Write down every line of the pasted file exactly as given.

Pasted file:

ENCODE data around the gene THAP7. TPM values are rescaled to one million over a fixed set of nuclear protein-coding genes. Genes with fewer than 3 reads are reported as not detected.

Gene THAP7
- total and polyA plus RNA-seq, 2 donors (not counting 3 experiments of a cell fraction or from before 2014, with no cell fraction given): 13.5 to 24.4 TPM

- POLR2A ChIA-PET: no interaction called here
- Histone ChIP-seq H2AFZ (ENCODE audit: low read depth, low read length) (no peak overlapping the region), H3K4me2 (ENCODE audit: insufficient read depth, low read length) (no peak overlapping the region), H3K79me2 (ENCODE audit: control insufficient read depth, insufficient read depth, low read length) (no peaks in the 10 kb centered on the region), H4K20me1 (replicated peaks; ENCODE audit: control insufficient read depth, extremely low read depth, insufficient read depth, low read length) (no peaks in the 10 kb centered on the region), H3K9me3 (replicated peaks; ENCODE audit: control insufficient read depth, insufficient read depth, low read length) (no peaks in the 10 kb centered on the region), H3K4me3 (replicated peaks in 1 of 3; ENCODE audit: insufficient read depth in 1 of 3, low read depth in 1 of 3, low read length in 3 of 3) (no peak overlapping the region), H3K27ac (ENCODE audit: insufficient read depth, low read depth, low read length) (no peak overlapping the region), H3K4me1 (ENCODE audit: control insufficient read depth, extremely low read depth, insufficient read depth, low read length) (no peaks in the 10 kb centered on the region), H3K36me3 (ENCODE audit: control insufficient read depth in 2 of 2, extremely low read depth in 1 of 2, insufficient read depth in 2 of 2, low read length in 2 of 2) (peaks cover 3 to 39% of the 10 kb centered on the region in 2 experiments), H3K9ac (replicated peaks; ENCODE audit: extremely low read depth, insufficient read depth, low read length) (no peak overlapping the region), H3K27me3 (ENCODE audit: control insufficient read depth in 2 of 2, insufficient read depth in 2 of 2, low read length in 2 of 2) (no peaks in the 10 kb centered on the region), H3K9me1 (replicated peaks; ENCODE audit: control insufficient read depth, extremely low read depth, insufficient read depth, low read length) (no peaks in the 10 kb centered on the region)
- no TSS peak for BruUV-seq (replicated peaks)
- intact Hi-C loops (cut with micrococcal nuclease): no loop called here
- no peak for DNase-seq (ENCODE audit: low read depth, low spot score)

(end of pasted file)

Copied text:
ENCODE data around the gene THAP7. TPM values are rescaled to one million over a fixed set of nuclear protein-coding genes. Genes with fewer than 3 reads are reported as not detected.

Gene THAP7
- total and polyA plus RNA-seq, 2 donors (not counting 3 experiments of a cell fraction or from before 2014, with no cell fraction given): 13.5 to 24.4 TPM

- POLR2A ChIA-PET: no interaction called here
- Histone ChIP-seq H2AFZ (ENCODE audit: low read depth, low read length) (no peak overlapping the region), H3K4me2 (ENCODE audit: insufficient read depth, low read length) (no peak overlapping the region), H3K79me2 (ENCODE audit: control insufficient read depth, insufficient read depth, low read length) (no peaks in the 10 kb centered on the region), H4K20me1 (replicated peaks; ENCODE audit: control insufficient read depth, extremely low read depth, insufficient read depth, low read length) (no peaks in the 10 kb centered on the region), H3K9me3 (replicated peaks; ENCODE audit: control insufficient read depth, insufficient read depth, low read length) (no peaks in the 10 kb centered on the region), H3K4me3 (replicated peaks in 1 of 3; ENCODE audit: insufficient read depth in 1 of 3, low read depth in 1 of 3, low read length in 3 of 3) (no peak overlapping the region), H3K27ac (ENCODE audit: insufficient read depth, low read depth, low read length) (no peak overlapping the region), H3K4me1 (ENCODE audit: control insufficient read depth, extremely low read depth, insufficient read depth, low read length) (no peaks in the 10 kb centered on the region), H3K36me3 (ENCODE audit: control insufficient read depth in 2 of 2, extremely low read depth in 1 of 2, insufficient read depth in 2 of 2, low read length in 2 of 2) (peaks cover 3 to 39% of the 10 kb centered on the region in 2 experiments), H3K9ac (replicated peaks; ENCODE audit: extremely low read depth, insufficient read depth, low read length) (no peak overlapping the region), H3K27me3 (ENCODE audit: control insufficient read depth in 2 of 2, insufficient read depth in 2 of 2, low read length in 2 of 2) (no peaks in the 10 kb centered on the region), H3K9me1 (replicated peaks; ENCODE audit: control insufficient read depth, extremely low read depth, insufficient read depth, low read length) (no peaks in the 10 kb centered on the region)
- no TSS peak for BruUV-seq (replicated peaks)
- intact Hi-C loops (cut with micrococcal nuclease): no loop called here
- no peak for DNase-seq (ENCODE audit: low read depth, low spot score)